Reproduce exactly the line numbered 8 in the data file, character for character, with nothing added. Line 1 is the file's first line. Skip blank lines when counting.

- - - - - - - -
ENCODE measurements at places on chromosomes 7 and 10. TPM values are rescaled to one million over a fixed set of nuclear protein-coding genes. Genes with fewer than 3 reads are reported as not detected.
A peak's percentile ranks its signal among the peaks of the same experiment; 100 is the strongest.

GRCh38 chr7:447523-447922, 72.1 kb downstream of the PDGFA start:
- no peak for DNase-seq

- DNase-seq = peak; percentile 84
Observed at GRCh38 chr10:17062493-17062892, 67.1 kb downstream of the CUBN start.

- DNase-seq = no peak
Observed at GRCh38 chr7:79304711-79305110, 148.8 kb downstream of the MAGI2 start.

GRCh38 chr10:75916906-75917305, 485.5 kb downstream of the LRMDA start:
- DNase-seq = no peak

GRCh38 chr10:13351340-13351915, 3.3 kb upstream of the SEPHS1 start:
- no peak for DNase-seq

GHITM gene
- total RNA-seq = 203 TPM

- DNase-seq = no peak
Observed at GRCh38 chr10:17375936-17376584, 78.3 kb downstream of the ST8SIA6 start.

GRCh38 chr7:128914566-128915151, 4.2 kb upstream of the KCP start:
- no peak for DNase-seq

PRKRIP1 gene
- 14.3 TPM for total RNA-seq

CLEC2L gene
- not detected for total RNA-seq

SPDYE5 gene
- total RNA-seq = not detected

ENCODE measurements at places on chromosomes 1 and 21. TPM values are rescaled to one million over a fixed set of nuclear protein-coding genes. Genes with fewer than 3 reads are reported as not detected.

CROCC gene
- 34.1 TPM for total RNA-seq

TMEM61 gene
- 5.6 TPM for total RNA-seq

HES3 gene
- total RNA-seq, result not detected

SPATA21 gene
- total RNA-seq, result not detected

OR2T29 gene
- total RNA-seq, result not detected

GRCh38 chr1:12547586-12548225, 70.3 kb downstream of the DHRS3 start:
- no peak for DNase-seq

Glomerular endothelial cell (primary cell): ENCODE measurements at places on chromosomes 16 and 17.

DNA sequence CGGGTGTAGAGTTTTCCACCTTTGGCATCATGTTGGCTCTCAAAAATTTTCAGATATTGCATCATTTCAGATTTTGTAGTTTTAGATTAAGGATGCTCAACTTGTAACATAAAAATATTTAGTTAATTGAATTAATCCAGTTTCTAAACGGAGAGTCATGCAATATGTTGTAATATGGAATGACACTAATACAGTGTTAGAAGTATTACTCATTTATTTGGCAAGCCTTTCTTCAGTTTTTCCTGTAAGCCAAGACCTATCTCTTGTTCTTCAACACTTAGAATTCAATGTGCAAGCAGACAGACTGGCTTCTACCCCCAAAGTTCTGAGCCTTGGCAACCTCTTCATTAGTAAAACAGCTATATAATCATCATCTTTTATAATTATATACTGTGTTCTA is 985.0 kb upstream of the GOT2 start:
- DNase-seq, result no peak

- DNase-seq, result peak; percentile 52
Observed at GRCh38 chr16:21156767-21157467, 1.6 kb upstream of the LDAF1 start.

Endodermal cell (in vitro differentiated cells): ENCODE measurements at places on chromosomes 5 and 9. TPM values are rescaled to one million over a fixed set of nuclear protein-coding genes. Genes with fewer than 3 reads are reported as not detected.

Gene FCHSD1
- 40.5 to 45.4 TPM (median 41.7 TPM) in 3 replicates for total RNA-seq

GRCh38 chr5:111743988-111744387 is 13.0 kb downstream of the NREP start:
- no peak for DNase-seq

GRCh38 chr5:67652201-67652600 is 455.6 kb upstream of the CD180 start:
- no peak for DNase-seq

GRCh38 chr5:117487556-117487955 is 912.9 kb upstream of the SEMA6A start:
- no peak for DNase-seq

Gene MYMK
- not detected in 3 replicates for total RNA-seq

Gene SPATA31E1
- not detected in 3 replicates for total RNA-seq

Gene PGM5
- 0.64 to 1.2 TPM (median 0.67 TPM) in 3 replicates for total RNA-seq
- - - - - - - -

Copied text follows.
Observed at GRCh38 chr7:79304711-79305110, 148.8 kb downstream of the MAGI2 start.